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Two-time Presidential candidate William Jennings Bryan,

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Re: Two-time Presidential candidate William Jennings Bryan  [#permalink]

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New post 11 Mar 2017, 12:49
warriorguy wrote:
sayantanc2k wrote:
ankujgupta wrote:
Can someone please explain why B is incorrect ?


malavika1 wrote:
Some people in the posts above, have mentioned that B is wordy, when compared to A.

But I am also not totally convinced on this. What does OE say?


The idiom "known as" is used in the sense "named" or "called":

The serial killer is known as Jack the Ripper.... correct
Though my actual name is Sayantan, in GMATclub I am known as sayantanc2k.... correct

In option B, " known as" does not make sense. Jennings Bryan is not called an opponent of evolution.


The above statement is only partially correct.

Though your actual name is Sayantan, in GMATclub you are known as verbal guru


Ha ha, thank you. :-D I am happy that my posts are helpful at least to some in their preparations.
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Two-time Presidential candidate William Jennings Bryan,  [#permalink]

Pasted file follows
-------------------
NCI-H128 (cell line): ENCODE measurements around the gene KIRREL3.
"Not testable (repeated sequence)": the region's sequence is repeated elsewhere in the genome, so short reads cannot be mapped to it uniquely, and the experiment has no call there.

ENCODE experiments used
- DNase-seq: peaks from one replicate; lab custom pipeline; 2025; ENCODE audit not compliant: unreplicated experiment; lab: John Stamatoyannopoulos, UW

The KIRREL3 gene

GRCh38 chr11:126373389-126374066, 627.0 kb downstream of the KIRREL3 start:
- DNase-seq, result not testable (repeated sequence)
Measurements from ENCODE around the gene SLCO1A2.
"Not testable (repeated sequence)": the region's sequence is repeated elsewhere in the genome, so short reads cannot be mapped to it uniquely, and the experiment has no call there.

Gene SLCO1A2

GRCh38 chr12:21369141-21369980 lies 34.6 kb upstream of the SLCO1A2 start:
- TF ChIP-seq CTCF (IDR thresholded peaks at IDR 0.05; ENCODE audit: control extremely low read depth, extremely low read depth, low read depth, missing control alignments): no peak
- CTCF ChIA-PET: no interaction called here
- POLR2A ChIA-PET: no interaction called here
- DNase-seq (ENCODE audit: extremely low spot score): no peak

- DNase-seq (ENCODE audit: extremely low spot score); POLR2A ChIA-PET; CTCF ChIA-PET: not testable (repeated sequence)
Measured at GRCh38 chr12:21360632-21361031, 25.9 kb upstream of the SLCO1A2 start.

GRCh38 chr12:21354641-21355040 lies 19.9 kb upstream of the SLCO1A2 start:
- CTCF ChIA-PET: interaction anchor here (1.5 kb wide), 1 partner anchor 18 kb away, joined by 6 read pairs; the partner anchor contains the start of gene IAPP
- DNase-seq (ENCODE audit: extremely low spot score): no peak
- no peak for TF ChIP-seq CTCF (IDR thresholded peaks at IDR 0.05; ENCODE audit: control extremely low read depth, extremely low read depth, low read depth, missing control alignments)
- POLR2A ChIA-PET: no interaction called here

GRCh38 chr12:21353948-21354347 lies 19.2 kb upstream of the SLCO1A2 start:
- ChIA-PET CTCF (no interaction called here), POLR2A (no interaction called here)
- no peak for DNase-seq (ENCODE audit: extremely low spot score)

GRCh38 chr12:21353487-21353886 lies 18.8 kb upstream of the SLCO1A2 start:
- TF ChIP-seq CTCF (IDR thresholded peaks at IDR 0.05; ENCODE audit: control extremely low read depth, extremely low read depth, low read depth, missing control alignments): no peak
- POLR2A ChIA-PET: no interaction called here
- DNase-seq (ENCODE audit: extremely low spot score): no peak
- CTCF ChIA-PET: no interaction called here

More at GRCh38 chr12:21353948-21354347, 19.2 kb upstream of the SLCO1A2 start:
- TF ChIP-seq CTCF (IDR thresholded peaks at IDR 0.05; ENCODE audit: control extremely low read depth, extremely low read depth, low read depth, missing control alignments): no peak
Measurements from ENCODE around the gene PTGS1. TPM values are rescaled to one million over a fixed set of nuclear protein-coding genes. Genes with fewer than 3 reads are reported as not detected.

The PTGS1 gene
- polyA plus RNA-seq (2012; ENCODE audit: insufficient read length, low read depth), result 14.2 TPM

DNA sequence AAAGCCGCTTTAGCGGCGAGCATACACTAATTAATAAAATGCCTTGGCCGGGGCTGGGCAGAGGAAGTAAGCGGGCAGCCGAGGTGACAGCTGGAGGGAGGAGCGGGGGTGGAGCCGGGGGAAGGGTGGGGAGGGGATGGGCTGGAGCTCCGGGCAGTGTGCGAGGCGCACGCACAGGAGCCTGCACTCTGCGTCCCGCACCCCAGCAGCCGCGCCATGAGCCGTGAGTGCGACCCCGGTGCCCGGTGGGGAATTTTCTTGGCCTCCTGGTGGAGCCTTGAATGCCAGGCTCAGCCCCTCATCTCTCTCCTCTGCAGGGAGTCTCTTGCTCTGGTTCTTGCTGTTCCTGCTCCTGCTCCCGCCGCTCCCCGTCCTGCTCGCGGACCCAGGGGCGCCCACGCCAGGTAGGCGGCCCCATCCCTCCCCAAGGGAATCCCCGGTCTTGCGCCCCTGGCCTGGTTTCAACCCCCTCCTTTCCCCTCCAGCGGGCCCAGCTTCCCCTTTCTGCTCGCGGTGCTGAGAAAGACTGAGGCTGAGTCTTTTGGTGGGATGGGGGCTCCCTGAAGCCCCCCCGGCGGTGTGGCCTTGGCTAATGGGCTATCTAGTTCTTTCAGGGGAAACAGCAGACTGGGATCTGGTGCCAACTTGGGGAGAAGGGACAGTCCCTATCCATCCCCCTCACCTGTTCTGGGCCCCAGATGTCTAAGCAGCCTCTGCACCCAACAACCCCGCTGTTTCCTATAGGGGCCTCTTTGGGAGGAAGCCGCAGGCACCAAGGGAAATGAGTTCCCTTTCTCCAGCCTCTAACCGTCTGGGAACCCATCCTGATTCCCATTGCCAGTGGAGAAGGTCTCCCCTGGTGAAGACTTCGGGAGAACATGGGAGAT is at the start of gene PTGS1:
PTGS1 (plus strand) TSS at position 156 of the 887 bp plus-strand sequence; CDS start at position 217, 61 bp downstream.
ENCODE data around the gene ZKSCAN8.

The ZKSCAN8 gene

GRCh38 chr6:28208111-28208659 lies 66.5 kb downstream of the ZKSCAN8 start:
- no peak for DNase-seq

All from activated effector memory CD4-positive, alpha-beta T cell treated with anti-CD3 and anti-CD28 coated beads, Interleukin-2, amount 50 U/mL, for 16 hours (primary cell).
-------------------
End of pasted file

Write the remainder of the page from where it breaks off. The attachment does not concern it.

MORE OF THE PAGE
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New post 17 Jul 2018, 06:24

Official Explanation :



Split #1: active language. This is not definitive, but we suspect that the verb "to oppose" will be preferred over both nouns, "opponent" and "opposition". Choosing the verb form of a word makes a sentence more active.

Split #2: in (B), "an opponent of revolution with religious grounds" is an incorrect idiom. The correct idiom would be "on religious grounds". (B) is wrong.

Split #3: The idioms in (D) & (E), "it is known" or "as is known," suggest something that is common knowledge now. This changes the meaning. The modifiers "known to do X" or "known as Y" suggest that the person was famous in his time for these, but understandably, such things would only be known now to folks familiar with that historical period. Choice (D) & (E) change the meaning and are wrong.

Split #3: (D) also contains a logic error: it changes the meaning. The construction "opposed evolution religiously " comments on the quality of his devotion to his opposition, not the reasons for the opposition, which is the meaning of the prompt sentence. (D) is wrong for this reason as well.

Split #4: Concision. Choices (A) & (C) are all grammatically correct, but whereas (C) is wordy and awkward and indirect, (A) is sleek and elegant and powerful. (A) is the best answer.
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Two-time Presidential candidate William Jennings Bryan, &nbs [#permalink] 17 Jul 2018, 06:24

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